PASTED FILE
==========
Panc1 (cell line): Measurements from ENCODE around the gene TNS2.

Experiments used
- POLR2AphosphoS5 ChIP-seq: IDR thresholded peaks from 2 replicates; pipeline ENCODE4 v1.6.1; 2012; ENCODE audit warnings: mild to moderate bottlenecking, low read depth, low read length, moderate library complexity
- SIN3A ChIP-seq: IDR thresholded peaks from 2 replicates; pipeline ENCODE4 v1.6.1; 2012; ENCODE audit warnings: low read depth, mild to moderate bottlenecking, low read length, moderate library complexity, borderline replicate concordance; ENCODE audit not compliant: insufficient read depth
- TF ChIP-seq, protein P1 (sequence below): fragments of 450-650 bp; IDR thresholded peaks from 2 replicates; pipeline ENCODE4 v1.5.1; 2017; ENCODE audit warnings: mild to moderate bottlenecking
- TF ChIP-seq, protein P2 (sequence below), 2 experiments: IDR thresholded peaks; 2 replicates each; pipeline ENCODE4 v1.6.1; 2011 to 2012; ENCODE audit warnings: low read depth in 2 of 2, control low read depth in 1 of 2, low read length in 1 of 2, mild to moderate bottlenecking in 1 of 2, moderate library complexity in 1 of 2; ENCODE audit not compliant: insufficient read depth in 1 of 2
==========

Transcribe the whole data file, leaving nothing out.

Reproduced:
Panc1 (cell line): Measurements from ENCODE around the gene TNS2.

Experiments used
- POLR2AphosphoS5 ChIP-seq: IDR thresholded peaks from 2 replicates; pipeline ENCODE4 v1.6.1; 2012; ENCODE audit warnings: mild to moderate bottlenecking, low read depth, low read length, moderate library complexity
- SIN3A ChIP-seq: IDR thresholded peaks from 2 replicates; pipeline ENCODE4 v1.6.1; 2012; ENCODE audit warnings: low read depth, mild to moderate bottlenecking, low read length, moderate library complexity, borderline replicate concordance; ENCODE audit not compliant: insufficient read depth
- TF ChIP-seq, protein P1 (sequence below): fragments of 450-650 bp; IDR thresholded peaks from 2 replicates; pipeline ENCODE4 v1.5.1; 2017; ENCODE audit warnings: mild to moderate bottlenecking
- TF ChIP-seq, protein P2 (sequence below), 2 experiments: IDR thresholded peaks; 2 replicates each; pipeline ENCODE4 v1.6.1; 2011 to 2012; ENCODE audit warnings: low read depth in 2 of 2, control low read depth in 1 of 2, low read length in 1 of 2, mild to moderate bottlenecking in 1 of 2, moderate library complexity in 1 of 2; ENCODE audit not compliant: insufficient read depth in 1 of 2